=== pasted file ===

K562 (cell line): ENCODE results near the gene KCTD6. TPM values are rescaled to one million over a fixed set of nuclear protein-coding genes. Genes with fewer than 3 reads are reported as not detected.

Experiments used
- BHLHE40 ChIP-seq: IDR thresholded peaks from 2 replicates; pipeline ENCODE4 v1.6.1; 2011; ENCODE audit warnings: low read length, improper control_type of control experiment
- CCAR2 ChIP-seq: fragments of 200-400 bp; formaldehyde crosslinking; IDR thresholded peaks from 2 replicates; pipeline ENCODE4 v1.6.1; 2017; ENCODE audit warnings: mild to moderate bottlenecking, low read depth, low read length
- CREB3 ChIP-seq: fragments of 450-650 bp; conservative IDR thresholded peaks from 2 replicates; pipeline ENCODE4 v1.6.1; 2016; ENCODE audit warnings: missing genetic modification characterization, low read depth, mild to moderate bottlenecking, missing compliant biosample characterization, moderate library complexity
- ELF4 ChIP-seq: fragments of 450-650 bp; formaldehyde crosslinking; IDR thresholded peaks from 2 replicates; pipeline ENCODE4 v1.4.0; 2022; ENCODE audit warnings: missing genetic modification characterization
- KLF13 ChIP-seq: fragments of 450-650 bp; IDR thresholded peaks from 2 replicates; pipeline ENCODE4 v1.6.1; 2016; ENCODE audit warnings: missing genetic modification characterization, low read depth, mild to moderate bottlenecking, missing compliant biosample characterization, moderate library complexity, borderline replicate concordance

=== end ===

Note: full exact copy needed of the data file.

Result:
K562 (cell line): ENCODE results near the gene KCTD6. TPM values are rescaled to one million over a fixed set of nuclear protein-coding genes. Genes with fewer than 3 reads are reported as not detected.

Experiments used
- BHLHE40 ChIP-seq: IDR thresholded peaks from 2 replicates; pipeline ENCODE4 v1.6.1; 2011; ENCODE audit warnings: low read length, improper control_type of control experiment
- CCAR2 ChIP-seq: fragments of 200-400 bp; formaldehyde crosslinking; IDR thresholded peaks from 2 replicates; pipeline ENCODE4 v1.6.1; 2017; ENCODE audit warnings: mild to moderate bottlenecking, low read depth, low read length
- CREB3 ChIP-seq: fragments of 450-650 bp; conservative IDR thresholded peaks from 2 replicates; pipeline ENCODE4 v1.6.1; 2016; ENCODE audit warnings: missing genetic modification characterization, low read depth, mild to moderate bottlenecking, missing compliant biosample characterization, moderate library complexity
- ELF4 ChIP-seq: fragments of 450-650 bp; formaldehyde crosslinking; IDR thresholded peaks from 2 replicates; pipeline ENCODE4 v1.4.0; 2022; ENCODE audit warnings: missing genetic modification characterization
- KLF13 ChIP-seq: fragments of 450-650 bp; IDR thresholded peaks from 2 replicates; pipeline ENCODE4 v1.6.1; 2016; ENCODE audit warnings: missing genetic modification characterization, low read depth, mild to moderate bottlenecking, missing compliant biosample characterization, moderate library complexity, borderline replicate concordance